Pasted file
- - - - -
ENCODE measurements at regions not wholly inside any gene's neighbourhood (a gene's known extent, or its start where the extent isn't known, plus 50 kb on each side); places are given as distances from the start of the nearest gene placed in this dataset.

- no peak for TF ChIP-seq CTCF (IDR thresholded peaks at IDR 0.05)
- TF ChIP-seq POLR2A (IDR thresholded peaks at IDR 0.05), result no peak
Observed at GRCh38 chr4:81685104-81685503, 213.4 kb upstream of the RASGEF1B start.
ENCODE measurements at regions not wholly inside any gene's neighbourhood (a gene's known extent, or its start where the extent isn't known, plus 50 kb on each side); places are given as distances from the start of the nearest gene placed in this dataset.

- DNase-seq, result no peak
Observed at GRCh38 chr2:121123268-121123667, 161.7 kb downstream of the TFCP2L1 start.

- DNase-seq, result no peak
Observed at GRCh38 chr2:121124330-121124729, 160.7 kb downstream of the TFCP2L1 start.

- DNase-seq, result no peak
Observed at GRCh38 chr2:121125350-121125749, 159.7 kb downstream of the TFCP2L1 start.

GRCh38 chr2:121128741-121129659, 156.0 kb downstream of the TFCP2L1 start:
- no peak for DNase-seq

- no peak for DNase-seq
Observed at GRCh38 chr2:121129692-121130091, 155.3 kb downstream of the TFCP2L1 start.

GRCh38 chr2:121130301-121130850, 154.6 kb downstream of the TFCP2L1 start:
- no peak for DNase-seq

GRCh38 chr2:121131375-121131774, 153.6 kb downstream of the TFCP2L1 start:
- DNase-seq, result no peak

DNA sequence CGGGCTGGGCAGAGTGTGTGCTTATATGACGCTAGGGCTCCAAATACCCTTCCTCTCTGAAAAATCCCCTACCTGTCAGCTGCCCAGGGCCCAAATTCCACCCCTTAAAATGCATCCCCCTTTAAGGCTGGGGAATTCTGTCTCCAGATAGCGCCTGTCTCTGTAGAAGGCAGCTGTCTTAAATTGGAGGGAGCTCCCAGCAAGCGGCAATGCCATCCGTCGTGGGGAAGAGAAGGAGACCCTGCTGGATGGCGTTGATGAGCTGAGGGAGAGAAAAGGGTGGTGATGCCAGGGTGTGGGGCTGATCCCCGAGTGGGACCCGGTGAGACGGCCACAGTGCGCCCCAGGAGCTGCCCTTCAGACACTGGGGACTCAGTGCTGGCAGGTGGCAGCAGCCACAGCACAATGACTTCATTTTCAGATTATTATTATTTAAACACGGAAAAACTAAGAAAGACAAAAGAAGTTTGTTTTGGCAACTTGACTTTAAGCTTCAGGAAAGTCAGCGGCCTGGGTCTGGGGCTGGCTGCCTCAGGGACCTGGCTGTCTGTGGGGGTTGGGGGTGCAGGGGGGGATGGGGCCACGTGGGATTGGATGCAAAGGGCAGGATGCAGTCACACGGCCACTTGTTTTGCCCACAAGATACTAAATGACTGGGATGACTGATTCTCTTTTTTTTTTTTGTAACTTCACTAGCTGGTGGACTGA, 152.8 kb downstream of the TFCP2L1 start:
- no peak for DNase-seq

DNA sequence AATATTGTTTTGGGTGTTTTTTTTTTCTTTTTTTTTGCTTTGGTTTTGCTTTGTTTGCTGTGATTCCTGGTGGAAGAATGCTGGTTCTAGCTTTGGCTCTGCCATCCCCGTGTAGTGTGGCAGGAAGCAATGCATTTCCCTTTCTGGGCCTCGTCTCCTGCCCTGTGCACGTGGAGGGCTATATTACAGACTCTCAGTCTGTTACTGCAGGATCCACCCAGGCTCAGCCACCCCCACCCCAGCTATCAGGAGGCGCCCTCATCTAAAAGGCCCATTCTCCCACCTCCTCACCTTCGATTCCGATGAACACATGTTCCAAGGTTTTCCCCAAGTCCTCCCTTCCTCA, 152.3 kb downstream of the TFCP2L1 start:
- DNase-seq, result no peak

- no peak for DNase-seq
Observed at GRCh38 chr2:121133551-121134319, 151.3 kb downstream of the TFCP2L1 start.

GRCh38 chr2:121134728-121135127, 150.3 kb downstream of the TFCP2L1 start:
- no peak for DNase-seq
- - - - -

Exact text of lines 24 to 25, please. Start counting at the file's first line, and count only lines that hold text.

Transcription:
- no peak for DNase-seq
Observed at GRCh38 chr2:121133551-121134319, 151.3 kb downstream of the TFCP2L1 start.